Cannas are tropical plants that grow from bulbs, or rhizomes. Canna flowers come in many colors, including orange, red and yellow tones. Cannas grow lush leaves, with some varieties having striking variegated leaves and others featuring deep green leaves. Although some dwarf varieties exist, most cannas grow to between 2 and 3 feet tall.
In zone 6 and colder, plant your canna bulbs in the spring after all risk of frost has passed. When planting the bulbs, use care not to damage them. First, loosen the soil to a depth of between 12 and 15 inches. Add a couple of inches of compost. Carefully dig a hole 4 to 5 inches deep slightly larger than the bulb. Lay the bulb on its side in the hole and cover it. Plant your bulbs between 1 and 5 feet apart, depending on the variety. Water thoroughly.
After planting your canna bulbs, care for them primarily by not allowing them to dry out. Once your cannas have sprouted, add 2-4 inches of mulch to help the soil retain moisture. How often and how much water your cannas need depends on your climate. In semi-arid climates, you may need to give your cannas a couple inches of water every day or two. In wetter climates, water less. Feel the soil with your finger. If the soil feels dry more than 1/4 inch deep, water your bulbs.
Caring for your bulbs in summer is similar to spring care. Keep the ground moist and mulched. As the flowers fade, remove them before they completely die. As summer temperatures increase, you may need to give your cannas more water.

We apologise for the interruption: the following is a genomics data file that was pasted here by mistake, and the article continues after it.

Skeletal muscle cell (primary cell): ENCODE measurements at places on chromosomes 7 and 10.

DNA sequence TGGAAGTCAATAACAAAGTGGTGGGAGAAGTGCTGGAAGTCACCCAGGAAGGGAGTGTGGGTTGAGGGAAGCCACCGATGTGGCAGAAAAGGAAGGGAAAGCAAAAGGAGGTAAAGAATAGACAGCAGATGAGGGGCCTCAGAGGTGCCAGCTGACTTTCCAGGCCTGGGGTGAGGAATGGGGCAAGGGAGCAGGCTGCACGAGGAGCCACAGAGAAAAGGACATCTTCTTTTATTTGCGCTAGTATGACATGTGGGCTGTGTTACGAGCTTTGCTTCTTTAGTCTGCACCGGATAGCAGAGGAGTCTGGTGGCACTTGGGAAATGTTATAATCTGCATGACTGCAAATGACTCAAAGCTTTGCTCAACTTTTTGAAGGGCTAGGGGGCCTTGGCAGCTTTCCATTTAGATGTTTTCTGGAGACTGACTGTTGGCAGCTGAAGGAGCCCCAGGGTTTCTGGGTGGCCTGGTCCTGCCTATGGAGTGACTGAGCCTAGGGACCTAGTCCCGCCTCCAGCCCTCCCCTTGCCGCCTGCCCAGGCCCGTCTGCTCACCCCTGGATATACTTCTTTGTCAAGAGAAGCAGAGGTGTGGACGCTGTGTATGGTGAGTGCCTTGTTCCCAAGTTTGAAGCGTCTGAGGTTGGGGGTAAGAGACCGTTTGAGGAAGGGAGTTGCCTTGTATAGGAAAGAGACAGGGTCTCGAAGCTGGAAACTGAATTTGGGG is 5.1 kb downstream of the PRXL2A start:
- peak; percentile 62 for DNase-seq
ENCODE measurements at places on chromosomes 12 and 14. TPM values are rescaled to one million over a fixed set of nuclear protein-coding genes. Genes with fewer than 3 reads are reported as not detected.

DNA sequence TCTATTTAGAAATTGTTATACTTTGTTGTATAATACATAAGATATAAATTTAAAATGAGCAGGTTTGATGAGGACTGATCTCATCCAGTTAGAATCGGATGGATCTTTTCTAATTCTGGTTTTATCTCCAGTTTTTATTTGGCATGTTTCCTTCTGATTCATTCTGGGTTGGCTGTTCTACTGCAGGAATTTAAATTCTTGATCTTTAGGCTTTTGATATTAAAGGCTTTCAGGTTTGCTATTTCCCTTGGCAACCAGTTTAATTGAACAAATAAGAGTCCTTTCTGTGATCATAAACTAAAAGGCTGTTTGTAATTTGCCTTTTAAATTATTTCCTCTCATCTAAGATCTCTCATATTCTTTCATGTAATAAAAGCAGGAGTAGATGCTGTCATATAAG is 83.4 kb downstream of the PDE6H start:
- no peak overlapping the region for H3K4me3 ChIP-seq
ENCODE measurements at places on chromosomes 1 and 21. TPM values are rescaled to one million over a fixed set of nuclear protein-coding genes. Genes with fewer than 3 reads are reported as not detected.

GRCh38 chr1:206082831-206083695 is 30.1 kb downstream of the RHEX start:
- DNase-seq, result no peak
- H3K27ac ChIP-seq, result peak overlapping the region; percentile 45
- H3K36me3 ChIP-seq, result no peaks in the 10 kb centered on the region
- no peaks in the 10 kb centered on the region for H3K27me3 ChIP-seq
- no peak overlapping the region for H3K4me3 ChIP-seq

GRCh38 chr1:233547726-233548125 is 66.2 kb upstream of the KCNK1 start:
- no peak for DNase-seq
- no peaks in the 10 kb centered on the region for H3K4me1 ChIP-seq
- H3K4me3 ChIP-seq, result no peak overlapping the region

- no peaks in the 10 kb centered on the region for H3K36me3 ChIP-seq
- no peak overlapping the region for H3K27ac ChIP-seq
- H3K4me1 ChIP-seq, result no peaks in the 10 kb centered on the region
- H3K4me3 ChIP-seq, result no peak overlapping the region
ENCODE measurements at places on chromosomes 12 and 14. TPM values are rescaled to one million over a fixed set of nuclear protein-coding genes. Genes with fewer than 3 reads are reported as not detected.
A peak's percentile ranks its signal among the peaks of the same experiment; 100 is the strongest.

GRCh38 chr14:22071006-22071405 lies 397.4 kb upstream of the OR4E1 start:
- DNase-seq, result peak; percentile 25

How you care for your cannas in the fall will depend on your climate zone. In zones 7 and warmer, you can winter your cannas over in the ground. However, in zones 6 and colder, dig the bulbs and winter them over inside. In zones 6 and colder, cut back the foliage after it has been killed by light early frosts.
Loosen the soil around the bulb. Be careful not to damage the bulb with the shovel. Try to remove the bulb with protective dirt around it. Rinse the bulb and place it in a dark, dry 60-65 degree F room for 2 to 3 days. Store the bulbs in paper sacks.
Store your bulbs over the winter in paper bags. Keep the bulbs in a dry environment that is between 50 and 70 degrees F. Keep the bulbs in as little humidity as possible. Towards the end of winter, cull your bulbs by removing unusually small bulbs and bulbs that feel too soft. After culling, your bulbs will be ready for spring planting after the risk of frost has passed.